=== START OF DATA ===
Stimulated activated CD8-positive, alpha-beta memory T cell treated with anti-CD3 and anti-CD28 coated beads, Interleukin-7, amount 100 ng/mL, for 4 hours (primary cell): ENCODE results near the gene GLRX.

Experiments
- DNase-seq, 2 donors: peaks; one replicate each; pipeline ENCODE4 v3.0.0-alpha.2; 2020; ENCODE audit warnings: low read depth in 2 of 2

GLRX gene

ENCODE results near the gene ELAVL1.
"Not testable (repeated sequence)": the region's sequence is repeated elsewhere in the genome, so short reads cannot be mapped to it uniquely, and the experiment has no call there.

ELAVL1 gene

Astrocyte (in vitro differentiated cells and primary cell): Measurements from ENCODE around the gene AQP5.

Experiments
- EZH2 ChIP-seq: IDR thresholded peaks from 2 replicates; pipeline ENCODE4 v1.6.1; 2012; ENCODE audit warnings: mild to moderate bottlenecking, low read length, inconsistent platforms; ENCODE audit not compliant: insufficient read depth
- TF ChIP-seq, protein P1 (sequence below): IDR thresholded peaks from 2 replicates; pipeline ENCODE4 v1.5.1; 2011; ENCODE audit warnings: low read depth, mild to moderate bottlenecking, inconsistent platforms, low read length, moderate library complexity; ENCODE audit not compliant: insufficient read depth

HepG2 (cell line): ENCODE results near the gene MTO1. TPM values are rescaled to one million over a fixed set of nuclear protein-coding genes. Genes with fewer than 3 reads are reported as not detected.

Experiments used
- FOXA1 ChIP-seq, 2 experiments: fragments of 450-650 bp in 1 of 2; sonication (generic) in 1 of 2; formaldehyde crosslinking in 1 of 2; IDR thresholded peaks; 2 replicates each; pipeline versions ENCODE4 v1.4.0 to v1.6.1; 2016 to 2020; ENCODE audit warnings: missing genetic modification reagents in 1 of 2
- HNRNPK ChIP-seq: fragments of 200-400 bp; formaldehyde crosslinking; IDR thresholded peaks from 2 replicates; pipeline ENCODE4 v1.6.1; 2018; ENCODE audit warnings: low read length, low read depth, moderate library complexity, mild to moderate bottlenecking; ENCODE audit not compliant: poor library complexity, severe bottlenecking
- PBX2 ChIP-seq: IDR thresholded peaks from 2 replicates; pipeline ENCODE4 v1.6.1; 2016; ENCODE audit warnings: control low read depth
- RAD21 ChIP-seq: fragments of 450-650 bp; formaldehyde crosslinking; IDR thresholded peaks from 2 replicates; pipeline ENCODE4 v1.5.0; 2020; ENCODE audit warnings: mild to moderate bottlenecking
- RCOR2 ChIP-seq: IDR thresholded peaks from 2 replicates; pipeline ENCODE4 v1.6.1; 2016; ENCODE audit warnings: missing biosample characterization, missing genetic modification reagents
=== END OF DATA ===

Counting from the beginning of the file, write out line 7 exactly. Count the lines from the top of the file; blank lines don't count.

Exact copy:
ELAVL1 gene